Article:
Special Report

18 of the Worst Aircraft Disasters in Military History

Source: Public Domain / Wikimedia Commons

B-34 Ventura Bomber, Los Angeles, California
>Year: 1942
>Fatalities: 12

On a journey from Long Beach to Palm Springs, California, a B-34 Ventura Bomber clipped the tail of an American Airlines DC-3, causing the DC-3 to crash. Everyone aboard the DC-3 was killed, including Academy Award-winning composer Ralph Rainger. The B-34 safely landed with minimal damage, and it was later revealed that the B-34 pilot had accidentally flown too close to the DC-3 while trying to wave to its pilot who was a friend.

Source: Public Domain / Wikimedia Commons

B-24 Bomber, Wendover Army Air Base, Utah
>Year: 1942
>Fatalities: 1

In August, 1942, a B-24 Bomber experienced engine failure and attempted to land on a highway seven miles east of Wendover Army Air Base in Utah. However, it crash-landed, and its momentum carried it off the highway and into a passing freight train. Shortly after, another train, unaware of the accident, crashed into the wreckage. 10 crewmembers were injured but only one was killed.

Source: Public Domain / Wikimedia Commons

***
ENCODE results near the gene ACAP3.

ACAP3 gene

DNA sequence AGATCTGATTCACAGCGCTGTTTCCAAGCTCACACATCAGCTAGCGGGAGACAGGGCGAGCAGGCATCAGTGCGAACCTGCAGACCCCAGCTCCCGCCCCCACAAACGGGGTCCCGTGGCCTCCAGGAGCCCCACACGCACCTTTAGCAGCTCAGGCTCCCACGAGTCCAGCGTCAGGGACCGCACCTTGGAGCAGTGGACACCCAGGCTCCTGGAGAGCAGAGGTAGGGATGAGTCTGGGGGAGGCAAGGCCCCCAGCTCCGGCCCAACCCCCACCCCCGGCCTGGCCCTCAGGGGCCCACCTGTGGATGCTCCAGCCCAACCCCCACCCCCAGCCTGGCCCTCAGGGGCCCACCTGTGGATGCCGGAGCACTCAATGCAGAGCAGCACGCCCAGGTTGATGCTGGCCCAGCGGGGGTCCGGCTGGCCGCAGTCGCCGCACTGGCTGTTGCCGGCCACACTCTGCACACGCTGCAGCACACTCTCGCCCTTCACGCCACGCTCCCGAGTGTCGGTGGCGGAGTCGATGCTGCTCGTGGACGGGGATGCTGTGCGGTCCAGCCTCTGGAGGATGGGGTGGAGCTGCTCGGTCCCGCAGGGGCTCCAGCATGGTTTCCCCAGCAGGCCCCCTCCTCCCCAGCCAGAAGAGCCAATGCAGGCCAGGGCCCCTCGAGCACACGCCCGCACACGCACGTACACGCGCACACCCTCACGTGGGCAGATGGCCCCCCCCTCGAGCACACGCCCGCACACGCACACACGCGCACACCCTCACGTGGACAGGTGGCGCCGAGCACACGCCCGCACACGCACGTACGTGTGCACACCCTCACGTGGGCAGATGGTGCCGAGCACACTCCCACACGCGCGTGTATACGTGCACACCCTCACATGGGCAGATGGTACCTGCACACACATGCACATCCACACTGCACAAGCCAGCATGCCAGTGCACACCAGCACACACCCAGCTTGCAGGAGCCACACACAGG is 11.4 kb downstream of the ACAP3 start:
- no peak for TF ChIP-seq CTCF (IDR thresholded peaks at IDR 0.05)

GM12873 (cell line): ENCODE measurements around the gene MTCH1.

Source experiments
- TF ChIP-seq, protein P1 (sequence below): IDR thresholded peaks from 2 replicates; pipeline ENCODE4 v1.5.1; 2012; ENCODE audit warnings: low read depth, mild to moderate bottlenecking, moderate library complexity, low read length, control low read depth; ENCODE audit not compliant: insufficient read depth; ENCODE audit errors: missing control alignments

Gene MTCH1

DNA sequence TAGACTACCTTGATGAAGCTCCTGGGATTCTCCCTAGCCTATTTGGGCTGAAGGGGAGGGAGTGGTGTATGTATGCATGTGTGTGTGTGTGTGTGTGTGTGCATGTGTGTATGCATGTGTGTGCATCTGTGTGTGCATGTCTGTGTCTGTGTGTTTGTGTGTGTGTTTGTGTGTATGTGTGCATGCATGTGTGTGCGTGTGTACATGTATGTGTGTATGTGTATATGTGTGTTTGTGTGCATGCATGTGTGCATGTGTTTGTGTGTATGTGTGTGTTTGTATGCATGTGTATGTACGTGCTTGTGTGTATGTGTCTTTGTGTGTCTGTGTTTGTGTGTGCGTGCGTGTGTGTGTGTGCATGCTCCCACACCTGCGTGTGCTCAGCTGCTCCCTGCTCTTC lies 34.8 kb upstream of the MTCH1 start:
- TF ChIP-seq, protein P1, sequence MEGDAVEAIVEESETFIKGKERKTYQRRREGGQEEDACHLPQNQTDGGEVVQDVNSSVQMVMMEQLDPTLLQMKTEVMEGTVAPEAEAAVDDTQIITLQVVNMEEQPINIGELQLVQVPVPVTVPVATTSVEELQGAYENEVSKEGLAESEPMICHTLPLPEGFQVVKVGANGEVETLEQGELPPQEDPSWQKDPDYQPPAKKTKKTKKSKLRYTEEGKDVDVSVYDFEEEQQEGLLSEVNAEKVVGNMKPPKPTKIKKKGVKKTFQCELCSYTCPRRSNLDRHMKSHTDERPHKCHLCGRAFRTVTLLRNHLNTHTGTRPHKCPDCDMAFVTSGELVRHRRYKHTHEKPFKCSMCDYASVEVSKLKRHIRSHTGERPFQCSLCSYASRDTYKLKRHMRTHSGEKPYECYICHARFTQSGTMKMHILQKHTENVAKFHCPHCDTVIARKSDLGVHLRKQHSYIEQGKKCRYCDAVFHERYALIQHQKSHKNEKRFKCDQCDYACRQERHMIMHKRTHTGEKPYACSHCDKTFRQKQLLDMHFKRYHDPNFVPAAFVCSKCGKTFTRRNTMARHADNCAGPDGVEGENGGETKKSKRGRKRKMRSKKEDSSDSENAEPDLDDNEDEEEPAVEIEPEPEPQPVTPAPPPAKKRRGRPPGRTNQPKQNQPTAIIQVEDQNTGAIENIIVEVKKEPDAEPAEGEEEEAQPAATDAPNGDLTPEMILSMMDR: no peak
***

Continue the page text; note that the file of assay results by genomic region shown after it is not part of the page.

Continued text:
B-17 Bomber, Galveston, Texas
>Year: 1943
>Fatalities: 22

During training maneuvers in 1943, two B-17 bombers took off from Alexandria Air Base in Louisiana but later collided in midair near Galveston, killing everyone aboard both planes. The cause of the accident was not determined but investigators believed one plane may have been lost and collided with the other while trying to return to formation.

B-25, Empire State Building, New York
>Year: 1945
>Fatalities: 14

A B-25 Mitchell Bomber was flying through thick fog on route from Massachusetts to New Jersey when it slammed into the Empire State Building, near the 79th floor. One engine went entirely through the then world’s tallest building, starting a fire in a building across the street. All three individuals onboard the plane were killed as were 11 people in the skyscraper.

Source: Public Domain / Wikimedia Commons

Boeing Flying Fortress, RAF Glatton, England
>Year: 1945
>Fatalities: 9

During World War II, a B-17 Flying Fortress nicknamed “Miss Ida” crashed during takeoff at Glatton airbase in England, killing nine crew members. The plane was setting off on a mission to bomb Ingolstadt, Germany, and crashed with a full load of bombs and fuel, which exploded after impact.

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